School's challenge full of buckets of love

Natassia Bonyanpour By Natassia Bonyanpour

Aug. 30, 2014 at 5:30 p.m.
Updated Sept. 4, 2014 at 5:30 p.m.

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  Video by Natassia Bonyanpour for The Victoria Advocate

The setting sun shone through the trees at St. Joseph High School's practice football field.

The school's baseball coach, Mike Shimek, gently placed his wife's forehead in the palms of his hands and helped her move forward. Students then carefully raised a bucket hand-painted with a sunflower and spilled water over her head.

The woman in St. Joseph's Ice Bucket Challenge was Carolyn Shimek, who has battled ALS for almost a decade.

ALS, or amyotrophic lateral sclerosis, also known as Lou Gehrig's disease, is a fatal affliction that progressively robs the mind's ability to direct its body. Diagnosed in 2005, Shimek has been in a wheelchair since 2006.

Through social media, the ALS Ice Bucket Challenge has gone viral. Many have drenched themselves in ice water to raise funds and awareness for the disease.

But Wednesday night at St. Joseph was something more because of the school's support for the Shimeks. Most of the school - many joined together with buckets in hand - filled the football field. They were there to raise money to benefit the Shimek family.

The national faith program at the school, Marianist LIFE (Living in Faith Experience), took on the event and set up a Facebook page before the challenge to start raising funds. The program's community moderator, Norma Linda Cantu, said students were determined to create an ALS benefit in the Shimeks' name.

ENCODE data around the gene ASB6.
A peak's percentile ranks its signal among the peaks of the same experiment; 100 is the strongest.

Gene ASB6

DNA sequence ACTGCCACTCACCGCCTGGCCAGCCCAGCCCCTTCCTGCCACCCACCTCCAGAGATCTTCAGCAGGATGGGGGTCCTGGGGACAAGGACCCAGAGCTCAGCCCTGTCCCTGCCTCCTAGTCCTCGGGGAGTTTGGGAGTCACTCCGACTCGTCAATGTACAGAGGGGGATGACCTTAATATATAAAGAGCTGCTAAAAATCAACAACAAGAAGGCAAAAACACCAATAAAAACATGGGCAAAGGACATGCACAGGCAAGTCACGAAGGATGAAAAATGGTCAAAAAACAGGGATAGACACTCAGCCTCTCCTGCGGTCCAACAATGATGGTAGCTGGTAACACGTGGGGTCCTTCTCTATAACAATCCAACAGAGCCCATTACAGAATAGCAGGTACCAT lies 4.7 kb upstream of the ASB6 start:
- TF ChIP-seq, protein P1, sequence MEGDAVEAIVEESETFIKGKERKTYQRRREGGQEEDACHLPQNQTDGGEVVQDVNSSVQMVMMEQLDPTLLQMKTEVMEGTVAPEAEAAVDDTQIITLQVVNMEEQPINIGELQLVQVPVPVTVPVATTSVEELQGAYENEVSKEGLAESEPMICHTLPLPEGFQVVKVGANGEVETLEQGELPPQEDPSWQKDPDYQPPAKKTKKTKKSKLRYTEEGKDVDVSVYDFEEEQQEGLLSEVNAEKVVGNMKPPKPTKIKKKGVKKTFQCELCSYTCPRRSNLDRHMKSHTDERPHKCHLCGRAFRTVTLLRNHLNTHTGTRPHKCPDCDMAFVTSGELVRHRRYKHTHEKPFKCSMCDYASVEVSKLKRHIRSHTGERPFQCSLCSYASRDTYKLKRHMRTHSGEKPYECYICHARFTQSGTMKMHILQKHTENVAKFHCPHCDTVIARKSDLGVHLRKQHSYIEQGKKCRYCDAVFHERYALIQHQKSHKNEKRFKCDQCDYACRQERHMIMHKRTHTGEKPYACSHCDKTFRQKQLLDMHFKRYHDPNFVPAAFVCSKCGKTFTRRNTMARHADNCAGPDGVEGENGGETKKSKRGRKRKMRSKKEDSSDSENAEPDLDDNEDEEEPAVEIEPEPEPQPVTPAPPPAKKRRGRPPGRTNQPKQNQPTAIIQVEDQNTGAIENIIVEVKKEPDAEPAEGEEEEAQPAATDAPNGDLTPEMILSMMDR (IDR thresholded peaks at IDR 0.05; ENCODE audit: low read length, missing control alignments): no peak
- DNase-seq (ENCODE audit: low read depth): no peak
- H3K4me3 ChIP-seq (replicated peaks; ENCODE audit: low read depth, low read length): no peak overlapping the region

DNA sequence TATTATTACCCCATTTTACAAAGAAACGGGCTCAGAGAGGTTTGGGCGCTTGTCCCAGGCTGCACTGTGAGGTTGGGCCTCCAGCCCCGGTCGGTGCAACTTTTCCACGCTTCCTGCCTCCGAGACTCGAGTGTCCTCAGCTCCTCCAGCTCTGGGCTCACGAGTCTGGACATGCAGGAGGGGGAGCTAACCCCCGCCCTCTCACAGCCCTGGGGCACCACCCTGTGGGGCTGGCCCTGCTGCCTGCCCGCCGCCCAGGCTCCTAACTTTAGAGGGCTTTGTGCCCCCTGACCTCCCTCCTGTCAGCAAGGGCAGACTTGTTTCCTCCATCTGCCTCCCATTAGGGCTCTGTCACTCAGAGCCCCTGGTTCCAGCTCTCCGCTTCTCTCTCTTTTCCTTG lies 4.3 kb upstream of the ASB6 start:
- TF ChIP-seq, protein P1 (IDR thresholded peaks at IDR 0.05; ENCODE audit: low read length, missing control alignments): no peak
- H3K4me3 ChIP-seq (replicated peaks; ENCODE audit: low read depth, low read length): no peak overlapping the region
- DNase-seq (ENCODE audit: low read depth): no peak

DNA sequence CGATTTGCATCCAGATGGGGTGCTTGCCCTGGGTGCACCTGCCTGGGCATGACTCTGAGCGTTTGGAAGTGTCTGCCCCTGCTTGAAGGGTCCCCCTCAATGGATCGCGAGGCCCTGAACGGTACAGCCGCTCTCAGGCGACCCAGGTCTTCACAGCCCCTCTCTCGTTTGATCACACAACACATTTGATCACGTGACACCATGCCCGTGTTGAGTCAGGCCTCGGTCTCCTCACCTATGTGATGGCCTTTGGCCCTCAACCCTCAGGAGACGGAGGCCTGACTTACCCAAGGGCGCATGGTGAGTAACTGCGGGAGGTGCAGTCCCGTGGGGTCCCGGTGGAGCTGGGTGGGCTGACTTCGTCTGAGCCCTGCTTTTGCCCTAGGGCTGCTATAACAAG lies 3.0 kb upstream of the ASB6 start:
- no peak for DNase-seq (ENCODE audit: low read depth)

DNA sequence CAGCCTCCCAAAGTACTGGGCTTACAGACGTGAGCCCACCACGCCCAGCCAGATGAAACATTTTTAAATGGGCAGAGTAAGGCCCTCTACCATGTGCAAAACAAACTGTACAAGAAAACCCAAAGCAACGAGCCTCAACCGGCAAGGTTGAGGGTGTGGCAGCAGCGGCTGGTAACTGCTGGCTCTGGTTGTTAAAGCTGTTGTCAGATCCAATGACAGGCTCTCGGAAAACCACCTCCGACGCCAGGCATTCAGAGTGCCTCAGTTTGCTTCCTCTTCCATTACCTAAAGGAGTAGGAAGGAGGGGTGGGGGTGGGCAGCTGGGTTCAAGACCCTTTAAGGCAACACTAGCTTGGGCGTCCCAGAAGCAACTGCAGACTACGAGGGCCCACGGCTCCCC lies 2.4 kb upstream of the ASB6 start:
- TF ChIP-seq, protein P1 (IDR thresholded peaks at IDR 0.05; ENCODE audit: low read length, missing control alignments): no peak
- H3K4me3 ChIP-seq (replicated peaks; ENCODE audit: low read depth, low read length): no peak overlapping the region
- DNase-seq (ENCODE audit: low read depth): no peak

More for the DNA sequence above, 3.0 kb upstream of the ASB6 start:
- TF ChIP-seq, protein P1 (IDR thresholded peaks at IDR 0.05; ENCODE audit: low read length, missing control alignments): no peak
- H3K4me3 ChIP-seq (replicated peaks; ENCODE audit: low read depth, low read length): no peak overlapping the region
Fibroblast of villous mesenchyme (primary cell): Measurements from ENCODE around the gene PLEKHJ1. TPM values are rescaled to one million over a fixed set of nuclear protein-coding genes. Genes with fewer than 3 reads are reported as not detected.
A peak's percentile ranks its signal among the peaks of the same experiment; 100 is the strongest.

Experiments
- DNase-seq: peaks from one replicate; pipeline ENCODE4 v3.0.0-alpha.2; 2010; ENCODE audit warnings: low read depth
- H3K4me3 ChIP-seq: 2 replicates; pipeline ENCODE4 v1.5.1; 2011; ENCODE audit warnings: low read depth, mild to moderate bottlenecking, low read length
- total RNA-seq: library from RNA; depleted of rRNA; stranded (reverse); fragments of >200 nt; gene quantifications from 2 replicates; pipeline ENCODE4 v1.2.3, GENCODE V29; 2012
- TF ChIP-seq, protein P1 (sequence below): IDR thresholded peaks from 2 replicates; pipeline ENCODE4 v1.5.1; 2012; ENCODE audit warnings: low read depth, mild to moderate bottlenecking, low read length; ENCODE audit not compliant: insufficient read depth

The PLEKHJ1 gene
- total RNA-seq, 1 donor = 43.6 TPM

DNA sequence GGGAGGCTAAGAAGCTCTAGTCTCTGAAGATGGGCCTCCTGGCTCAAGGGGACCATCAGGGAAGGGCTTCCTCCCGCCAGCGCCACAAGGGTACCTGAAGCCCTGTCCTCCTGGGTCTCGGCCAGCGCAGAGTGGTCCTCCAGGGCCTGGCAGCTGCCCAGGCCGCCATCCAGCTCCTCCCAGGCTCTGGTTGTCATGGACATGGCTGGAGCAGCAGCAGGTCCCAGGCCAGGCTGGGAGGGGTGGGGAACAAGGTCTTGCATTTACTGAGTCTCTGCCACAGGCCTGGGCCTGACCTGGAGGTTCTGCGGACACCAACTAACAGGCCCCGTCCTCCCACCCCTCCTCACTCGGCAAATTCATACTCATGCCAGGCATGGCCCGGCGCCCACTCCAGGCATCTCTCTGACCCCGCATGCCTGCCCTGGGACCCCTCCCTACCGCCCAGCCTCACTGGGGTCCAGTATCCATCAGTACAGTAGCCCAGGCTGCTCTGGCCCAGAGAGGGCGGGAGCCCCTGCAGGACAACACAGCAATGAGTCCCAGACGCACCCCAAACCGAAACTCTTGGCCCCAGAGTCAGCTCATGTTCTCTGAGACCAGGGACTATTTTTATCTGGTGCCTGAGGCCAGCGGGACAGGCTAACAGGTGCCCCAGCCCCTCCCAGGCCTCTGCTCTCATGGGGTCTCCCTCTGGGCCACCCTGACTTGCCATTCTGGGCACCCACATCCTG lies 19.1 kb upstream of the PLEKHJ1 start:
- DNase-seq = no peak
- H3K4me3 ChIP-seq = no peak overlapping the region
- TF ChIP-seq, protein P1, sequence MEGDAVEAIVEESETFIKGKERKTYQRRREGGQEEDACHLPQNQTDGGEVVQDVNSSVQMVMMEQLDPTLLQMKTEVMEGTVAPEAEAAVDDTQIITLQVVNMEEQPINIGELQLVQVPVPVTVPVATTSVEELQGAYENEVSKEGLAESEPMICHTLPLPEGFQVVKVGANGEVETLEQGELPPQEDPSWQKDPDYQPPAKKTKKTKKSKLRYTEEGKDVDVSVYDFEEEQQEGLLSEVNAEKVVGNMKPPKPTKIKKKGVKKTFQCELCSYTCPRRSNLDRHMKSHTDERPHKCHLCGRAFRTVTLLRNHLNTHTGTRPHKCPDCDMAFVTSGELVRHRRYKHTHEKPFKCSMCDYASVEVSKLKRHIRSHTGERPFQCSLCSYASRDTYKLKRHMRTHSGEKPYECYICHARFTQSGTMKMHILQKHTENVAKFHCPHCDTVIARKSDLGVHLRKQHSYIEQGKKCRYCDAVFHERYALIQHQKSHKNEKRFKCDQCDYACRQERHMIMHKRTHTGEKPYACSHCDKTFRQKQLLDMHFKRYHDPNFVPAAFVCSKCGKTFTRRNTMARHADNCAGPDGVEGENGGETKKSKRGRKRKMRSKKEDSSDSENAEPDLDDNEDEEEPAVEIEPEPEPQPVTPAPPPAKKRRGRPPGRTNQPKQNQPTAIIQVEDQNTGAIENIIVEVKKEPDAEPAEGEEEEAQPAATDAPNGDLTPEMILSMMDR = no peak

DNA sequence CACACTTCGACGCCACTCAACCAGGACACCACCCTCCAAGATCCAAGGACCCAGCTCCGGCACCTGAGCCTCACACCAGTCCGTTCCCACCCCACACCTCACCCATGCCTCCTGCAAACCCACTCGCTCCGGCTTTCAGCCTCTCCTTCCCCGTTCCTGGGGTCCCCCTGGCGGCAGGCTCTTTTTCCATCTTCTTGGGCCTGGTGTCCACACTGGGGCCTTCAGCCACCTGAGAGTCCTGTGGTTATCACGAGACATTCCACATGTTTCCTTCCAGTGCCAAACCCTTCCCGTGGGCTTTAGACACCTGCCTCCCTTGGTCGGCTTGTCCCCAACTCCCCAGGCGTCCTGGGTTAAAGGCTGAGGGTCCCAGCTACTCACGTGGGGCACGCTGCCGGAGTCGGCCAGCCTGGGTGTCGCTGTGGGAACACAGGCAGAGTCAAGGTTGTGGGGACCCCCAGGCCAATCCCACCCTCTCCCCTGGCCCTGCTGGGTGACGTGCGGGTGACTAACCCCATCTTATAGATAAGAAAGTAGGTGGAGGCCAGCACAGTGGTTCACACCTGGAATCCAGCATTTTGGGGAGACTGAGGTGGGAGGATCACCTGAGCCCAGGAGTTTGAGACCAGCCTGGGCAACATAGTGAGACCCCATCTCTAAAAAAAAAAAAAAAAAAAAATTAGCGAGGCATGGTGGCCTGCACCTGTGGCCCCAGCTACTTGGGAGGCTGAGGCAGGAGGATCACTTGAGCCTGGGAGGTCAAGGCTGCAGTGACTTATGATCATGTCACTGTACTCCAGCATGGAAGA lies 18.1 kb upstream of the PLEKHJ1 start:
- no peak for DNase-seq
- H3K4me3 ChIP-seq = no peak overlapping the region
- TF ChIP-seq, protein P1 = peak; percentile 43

"We all couldn't wait to do it for Carolyn," Cantu said. "She is one of our parents and coach's wife - we are all so close; we are like a little family."

One of the students who was heavily involved in organizing the event was senior Sara Dodson.

"The idea started when I saw the ALS Ice Bucket Challenge on the news," Sarah said. "A group of us ran to the office, very enthusiastic, and asked if we could host it."

At the challenge, Sarah took the microphone just seconds before Carolyn Shimek had the water poured onto her head.

She delivered a one-minute speech that asked all to reflect on the disease.

"So we ask you," Sarah said, "as the freezing cold water runs through your body and numbs it temporarily, think about how Ms. Shimek's body experiences paralysis permanently but not her strong and bright spirit."

Mike Shimek, who remained at his wife's side during the challenge, said the wave of attention that ALS has received in recent weeks has been overwhelming and beneficial.

"One thing about ALS is it's certainly underfunded," he said. "But this helps put it on the map. It's amazing how things basically ran across the whole globe - it's exciting to watch."

He said he has received endless support from the school where he teaches and beyond.

"My wife and I are humbled by the support and generosity of the community," he said. "This school has a reputation of good things - this is another example of how they recognize people in need."

After Carolyn Shimek had a small amount of water poured on her head, a countdown started as it came time for the students to partake in the event.

In the end, the students delivered a check for $10,000 to the Shimeks' fund - along with a challenge to all the private schools in the area, including Our Lady of Victory, Nazareth Academy and Trinity Episcopal schools.



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